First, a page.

Whereas 13C spectroscopy without decoupling is time-consuming and sometimes difficult to interpret, decoupling the protons from the carbon nuclei while obtaining the carbon spectrum yields stunning results. We obtain a singlet for each magnetically-unique carbon. 13C spectroscopy garners information about the backbone of an organic molecule. The wonders of Fourier transform instruments allow us to surmount S/N problems associated with the low isotopic abundance of 13C and its rather poor magnetogyric ratio.
In CPD (Composite Programmed Decoupling) technique, we decouple the protons from the carbon by means of an intricate radio-frequency pulse sequence directed at the protons. This means that the protons are continually changing spin state during the time the carbon spectrum is acquired. As a result, the carbon “sees” only one net proton environment, yielding only one peak for each magnetically-unique carbon.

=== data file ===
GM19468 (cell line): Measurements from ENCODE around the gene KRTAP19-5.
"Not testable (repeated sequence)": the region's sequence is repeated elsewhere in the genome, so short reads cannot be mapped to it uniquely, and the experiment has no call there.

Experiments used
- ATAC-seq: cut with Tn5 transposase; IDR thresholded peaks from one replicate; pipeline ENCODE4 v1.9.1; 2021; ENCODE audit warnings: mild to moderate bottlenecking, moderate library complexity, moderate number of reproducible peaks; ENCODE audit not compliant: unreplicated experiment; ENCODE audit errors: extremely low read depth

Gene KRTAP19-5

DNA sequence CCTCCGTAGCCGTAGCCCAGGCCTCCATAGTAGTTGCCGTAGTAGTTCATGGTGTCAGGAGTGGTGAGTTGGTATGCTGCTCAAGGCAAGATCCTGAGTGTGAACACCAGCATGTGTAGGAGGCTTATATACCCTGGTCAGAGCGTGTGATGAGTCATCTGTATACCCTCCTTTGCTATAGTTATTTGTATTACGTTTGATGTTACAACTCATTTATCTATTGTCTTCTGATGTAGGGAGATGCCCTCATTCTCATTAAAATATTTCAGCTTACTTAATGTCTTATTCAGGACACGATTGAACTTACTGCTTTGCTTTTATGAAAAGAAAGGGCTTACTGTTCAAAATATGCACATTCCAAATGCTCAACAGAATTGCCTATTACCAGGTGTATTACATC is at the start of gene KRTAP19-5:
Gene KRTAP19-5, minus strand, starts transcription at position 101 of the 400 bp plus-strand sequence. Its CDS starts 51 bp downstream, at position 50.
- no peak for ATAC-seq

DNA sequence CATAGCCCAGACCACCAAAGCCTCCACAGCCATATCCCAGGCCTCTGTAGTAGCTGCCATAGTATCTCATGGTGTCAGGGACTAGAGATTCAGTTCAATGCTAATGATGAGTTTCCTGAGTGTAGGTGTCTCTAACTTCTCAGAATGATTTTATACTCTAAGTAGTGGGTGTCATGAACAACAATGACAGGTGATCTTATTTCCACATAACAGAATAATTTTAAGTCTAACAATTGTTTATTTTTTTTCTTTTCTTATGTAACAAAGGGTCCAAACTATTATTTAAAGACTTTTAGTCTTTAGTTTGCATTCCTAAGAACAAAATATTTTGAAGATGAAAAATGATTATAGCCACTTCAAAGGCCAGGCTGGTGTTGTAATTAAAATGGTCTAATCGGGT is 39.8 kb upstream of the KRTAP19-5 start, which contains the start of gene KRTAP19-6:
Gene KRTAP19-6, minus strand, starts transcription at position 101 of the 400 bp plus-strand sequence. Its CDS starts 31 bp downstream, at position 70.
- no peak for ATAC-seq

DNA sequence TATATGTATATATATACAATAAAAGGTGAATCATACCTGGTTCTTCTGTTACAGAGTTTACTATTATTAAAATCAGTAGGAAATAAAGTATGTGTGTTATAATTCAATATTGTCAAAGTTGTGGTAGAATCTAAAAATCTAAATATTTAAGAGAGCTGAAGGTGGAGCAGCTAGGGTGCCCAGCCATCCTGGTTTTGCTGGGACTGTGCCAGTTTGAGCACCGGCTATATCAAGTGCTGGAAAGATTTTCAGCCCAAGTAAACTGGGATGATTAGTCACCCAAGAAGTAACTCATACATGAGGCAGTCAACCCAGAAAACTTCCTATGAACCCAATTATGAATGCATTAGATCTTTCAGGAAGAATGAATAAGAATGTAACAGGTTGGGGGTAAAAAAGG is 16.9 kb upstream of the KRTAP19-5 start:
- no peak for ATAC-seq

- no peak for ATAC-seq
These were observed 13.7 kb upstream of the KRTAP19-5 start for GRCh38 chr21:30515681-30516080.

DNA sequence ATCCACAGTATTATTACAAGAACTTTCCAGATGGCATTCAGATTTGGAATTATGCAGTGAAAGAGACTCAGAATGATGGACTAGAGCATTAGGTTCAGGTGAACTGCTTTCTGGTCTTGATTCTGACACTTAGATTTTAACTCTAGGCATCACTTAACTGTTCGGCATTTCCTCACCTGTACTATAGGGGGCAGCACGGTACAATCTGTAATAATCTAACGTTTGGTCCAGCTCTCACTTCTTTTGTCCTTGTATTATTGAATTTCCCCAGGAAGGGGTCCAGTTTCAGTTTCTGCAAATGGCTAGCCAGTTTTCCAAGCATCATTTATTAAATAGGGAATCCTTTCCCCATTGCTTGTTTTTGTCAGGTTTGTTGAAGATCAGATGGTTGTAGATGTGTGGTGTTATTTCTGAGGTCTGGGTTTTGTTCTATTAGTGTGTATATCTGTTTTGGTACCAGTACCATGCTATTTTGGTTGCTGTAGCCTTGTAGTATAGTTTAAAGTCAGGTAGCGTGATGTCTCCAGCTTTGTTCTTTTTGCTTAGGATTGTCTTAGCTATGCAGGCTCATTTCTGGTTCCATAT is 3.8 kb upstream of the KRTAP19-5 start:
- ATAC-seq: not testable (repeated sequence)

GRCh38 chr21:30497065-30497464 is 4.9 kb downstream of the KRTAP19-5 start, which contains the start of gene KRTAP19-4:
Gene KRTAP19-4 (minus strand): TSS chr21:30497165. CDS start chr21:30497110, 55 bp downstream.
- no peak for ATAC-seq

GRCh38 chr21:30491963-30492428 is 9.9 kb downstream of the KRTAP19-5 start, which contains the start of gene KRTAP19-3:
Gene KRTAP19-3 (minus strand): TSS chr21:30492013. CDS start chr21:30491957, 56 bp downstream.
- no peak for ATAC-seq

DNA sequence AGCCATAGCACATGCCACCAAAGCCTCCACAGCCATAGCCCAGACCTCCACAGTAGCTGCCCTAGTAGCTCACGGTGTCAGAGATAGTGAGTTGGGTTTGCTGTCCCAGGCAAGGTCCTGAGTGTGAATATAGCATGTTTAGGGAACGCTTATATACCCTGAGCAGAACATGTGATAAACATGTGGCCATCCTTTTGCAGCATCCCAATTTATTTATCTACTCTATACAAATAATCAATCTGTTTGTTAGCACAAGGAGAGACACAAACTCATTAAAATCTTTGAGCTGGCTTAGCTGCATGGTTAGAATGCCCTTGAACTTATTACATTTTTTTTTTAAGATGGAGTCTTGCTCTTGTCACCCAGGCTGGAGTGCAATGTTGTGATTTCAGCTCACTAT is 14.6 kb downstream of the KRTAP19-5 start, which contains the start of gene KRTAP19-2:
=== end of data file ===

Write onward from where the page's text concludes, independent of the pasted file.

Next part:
The area under the peaks is generally not proportional to the number of carbons present in these experiments, due to relaxation effects. In order to achieve good results in integration, you must wait 10-20s between pulses. Typically we are too impatient to do so…
This is the fastest 13C experiment to carry out. As a result, it is the “standard” 13C experiment on newer spectrometers. In the spectrum below, the peak at 15 ppm is the methyl carbon Ca and the peak at 28 ppm is the methylene carbon Cb. The quarternary carbon in the benzene ring Cc (the one without an attached proton) is at 144 ppm. The remaining three peaks at 125, 127, and 128 ppm are the remaining aromatic carbons. Note that even though there are five additional carbons in the ring, there are only three magnetically unique signals. Also note the triplet due to CDCl3 (solvent) at 77 ppm in the spectrum below.